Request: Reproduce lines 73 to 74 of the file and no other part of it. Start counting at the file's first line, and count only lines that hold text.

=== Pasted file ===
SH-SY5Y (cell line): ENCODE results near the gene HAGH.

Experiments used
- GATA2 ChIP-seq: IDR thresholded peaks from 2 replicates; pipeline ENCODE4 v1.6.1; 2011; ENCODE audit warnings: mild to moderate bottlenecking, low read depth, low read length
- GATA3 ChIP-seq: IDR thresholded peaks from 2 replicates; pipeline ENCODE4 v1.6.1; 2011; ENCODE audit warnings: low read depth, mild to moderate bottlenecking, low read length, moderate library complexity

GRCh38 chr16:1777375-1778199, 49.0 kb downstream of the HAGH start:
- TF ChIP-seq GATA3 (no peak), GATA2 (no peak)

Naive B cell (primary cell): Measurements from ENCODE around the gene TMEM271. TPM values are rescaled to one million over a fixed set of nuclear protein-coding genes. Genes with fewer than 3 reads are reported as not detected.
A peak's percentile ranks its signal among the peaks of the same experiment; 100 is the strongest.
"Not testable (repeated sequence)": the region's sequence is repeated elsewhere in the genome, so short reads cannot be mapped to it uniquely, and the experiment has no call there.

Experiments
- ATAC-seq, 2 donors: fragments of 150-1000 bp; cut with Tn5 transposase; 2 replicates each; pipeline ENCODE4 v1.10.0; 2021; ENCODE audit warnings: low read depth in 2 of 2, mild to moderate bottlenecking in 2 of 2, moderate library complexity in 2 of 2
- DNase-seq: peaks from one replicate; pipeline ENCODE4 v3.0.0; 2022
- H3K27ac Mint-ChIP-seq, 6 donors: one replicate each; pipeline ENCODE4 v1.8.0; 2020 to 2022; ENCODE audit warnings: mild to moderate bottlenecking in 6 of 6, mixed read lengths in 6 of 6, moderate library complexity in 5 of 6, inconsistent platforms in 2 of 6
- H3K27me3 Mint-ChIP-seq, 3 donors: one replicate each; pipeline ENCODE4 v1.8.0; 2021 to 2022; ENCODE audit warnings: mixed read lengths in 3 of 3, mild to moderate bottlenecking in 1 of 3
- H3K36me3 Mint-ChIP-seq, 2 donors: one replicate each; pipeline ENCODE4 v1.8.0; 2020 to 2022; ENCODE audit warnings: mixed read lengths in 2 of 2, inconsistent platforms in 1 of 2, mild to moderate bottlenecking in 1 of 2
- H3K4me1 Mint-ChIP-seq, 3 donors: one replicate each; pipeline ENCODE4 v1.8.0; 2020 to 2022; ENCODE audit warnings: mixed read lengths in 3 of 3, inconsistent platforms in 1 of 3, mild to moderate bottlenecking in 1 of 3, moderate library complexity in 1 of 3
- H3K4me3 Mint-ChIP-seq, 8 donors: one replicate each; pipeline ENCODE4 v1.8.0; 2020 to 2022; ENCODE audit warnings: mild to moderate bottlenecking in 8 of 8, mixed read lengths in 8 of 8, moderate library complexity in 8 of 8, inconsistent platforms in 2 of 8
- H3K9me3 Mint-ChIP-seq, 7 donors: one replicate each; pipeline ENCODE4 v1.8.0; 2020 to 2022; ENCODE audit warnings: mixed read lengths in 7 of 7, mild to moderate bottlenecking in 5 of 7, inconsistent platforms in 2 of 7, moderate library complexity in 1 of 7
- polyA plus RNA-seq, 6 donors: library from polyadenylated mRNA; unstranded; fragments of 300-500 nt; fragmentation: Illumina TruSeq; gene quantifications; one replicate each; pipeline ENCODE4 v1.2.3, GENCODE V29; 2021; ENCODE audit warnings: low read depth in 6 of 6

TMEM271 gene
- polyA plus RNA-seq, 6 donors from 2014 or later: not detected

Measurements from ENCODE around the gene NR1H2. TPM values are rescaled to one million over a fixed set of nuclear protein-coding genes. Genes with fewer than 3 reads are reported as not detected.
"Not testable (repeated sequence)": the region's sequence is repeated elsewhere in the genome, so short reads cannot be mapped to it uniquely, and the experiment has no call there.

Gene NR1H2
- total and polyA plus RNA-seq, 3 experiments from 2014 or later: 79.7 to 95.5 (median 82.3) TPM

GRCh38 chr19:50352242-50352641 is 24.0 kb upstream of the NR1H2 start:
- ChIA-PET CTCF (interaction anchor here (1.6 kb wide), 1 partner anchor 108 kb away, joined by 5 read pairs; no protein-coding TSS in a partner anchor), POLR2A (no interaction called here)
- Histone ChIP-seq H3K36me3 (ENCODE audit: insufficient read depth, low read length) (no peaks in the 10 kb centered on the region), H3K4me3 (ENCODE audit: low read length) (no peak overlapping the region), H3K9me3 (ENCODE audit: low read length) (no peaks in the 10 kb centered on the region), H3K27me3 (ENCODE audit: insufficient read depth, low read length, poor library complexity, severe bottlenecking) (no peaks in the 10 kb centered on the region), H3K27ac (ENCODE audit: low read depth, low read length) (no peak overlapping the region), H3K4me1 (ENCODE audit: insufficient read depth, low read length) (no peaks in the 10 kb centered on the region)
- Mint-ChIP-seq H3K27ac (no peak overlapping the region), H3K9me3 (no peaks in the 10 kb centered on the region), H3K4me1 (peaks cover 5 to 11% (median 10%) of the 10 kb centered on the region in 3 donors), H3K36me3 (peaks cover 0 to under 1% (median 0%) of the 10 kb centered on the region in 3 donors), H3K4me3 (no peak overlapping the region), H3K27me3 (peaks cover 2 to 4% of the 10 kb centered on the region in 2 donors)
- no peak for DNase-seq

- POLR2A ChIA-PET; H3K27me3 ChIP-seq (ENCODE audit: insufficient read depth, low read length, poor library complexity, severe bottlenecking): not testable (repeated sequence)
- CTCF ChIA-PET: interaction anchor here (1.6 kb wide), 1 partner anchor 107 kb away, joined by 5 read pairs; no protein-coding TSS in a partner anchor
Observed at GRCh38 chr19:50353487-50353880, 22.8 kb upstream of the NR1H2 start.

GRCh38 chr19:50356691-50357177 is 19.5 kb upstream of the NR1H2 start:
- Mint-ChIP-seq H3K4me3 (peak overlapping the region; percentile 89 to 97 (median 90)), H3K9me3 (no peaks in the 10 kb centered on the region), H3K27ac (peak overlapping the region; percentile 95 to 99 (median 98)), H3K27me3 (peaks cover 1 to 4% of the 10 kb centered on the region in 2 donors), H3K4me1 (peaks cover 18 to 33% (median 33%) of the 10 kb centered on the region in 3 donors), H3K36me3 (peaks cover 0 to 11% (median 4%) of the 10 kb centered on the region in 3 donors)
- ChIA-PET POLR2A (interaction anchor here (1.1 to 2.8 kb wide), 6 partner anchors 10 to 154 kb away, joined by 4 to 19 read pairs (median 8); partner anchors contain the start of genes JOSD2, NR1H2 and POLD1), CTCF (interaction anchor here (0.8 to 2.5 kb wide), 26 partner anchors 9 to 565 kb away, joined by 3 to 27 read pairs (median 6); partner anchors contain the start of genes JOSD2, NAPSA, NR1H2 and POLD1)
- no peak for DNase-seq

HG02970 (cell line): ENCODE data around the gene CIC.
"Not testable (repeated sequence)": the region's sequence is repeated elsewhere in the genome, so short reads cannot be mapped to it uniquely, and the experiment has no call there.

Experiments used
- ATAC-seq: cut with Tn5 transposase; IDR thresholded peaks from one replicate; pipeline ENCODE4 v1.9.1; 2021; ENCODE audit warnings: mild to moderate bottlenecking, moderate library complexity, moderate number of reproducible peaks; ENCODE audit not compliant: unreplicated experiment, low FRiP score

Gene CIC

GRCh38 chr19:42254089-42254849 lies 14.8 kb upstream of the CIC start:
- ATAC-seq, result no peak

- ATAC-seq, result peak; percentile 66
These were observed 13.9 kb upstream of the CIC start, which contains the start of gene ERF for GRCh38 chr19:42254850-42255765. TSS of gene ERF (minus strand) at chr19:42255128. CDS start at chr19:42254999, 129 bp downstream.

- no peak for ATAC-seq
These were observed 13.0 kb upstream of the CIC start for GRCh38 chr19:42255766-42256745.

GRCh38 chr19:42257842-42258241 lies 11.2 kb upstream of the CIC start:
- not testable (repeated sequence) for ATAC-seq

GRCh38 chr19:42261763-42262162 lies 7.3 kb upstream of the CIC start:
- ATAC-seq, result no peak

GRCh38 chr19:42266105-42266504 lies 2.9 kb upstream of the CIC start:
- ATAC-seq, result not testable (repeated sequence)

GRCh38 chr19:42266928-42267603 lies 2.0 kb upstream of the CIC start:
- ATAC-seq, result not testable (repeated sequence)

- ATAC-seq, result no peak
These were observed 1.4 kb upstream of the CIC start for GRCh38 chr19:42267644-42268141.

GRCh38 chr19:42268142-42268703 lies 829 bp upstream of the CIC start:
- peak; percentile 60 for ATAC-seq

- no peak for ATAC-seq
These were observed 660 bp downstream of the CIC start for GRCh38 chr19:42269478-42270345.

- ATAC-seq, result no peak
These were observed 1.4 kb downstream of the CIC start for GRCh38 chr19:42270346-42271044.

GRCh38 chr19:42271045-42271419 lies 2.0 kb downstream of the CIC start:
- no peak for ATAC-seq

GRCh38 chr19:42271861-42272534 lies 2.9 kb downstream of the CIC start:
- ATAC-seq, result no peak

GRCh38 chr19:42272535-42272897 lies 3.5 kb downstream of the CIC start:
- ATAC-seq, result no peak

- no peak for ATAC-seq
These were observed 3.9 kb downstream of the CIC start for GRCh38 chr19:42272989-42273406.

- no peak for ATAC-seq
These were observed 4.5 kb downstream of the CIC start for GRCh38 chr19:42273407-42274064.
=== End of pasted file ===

- no peak for ATAC-seq
These were observed 4.5 kb downstream of the CIC start for GRCh38 chr19:42273407-42274064.